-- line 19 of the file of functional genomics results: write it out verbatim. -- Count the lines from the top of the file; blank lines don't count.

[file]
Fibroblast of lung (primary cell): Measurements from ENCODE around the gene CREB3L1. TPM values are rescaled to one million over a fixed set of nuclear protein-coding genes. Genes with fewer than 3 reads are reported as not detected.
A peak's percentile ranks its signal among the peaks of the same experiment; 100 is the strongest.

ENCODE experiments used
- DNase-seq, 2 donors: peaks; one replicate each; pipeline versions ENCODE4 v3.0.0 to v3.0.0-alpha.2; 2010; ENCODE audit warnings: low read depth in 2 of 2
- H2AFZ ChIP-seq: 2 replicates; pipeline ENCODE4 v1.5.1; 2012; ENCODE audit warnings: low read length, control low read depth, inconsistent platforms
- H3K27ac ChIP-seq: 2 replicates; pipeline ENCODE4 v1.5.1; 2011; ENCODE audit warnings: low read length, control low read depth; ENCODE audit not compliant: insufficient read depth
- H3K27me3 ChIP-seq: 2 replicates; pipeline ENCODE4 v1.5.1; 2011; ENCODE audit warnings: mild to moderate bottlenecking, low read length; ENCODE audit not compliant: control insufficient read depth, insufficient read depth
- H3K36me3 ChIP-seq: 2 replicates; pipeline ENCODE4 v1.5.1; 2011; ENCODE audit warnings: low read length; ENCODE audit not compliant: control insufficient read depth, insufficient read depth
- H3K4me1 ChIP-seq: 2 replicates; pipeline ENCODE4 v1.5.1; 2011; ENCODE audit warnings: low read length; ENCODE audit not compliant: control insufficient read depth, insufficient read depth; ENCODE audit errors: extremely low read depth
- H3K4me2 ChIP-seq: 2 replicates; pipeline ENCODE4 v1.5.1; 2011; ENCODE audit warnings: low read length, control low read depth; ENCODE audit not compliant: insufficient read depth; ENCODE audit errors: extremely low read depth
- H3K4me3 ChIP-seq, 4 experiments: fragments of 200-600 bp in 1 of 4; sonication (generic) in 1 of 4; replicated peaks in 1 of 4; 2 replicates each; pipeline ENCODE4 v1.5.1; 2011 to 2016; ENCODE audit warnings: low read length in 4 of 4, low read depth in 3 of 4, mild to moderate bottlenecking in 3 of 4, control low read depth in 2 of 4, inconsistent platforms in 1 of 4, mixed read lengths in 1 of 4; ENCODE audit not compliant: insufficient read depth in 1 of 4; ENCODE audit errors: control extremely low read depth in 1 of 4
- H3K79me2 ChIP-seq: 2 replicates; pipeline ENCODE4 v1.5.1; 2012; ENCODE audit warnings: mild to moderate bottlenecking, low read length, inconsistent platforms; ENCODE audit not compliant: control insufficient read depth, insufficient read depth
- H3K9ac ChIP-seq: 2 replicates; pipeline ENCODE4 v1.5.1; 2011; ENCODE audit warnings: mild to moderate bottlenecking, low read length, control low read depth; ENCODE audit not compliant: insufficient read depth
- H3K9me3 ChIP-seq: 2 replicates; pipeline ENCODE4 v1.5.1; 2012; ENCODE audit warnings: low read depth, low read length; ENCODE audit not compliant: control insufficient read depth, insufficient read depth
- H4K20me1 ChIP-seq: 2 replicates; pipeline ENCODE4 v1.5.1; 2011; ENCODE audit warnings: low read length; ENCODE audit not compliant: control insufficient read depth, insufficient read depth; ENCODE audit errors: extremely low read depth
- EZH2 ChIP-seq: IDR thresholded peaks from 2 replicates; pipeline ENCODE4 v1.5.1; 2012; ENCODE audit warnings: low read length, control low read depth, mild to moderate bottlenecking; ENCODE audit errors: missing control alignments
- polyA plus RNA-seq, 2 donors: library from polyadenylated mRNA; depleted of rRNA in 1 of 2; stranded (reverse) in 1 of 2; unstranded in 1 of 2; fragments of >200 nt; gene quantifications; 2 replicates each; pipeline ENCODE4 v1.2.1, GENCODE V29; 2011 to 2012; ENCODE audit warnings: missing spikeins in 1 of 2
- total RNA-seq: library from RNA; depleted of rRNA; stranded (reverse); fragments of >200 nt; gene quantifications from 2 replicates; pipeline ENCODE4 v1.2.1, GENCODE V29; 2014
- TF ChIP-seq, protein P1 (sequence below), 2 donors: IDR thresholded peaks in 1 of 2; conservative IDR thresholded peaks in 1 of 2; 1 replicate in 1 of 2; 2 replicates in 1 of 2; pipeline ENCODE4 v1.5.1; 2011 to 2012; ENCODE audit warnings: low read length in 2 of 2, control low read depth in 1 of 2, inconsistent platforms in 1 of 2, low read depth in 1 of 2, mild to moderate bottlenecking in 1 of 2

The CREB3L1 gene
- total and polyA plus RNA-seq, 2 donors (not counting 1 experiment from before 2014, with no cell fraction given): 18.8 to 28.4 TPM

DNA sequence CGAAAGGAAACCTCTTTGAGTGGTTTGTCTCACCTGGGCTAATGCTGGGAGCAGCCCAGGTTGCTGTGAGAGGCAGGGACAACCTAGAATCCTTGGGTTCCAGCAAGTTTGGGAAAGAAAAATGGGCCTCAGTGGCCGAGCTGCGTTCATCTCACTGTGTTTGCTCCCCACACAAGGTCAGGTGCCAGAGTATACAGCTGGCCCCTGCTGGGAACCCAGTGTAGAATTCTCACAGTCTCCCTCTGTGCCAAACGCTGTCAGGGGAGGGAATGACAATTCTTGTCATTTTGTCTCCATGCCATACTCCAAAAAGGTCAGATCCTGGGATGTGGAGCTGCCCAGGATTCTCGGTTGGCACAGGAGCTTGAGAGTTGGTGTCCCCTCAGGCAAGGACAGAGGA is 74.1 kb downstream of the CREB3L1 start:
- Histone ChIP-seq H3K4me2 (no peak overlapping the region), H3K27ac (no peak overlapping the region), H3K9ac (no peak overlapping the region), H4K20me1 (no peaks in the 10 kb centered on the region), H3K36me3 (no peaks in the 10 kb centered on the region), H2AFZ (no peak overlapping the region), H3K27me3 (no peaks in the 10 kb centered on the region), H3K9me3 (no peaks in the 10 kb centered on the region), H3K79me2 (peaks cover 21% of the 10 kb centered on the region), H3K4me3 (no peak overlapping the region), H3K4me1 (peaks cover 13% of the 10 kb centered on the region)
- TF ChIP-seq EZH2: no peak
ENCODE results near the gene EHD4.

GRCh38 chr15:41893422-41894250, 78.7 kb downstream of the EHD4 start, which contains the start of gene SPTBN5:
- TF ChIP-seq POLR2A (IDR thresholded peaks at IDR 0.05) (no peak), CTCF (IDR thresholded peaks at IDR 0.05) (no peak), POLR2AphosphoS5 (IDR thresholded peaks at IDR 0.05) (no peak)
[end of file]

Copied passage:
- TF ChIP-seq, protein P1 (sequence below), 2 donors: IDR thresholded peaks in 1 of 2; conservative IDR thresholded peaks in 1 of 2; 1 replicate in 1 of 2; 2 replicates in 1 of 2; pipeline ENCODE4 v1.5.1; 2011 to 2012; ENCODE audit warnings: low read length in 2 of 2, control low read depth in 1 of 2, inconsistent platforms in 1 of 2, low read depth in 1 of 2, mild to moderate bottlenecking in 1 of 2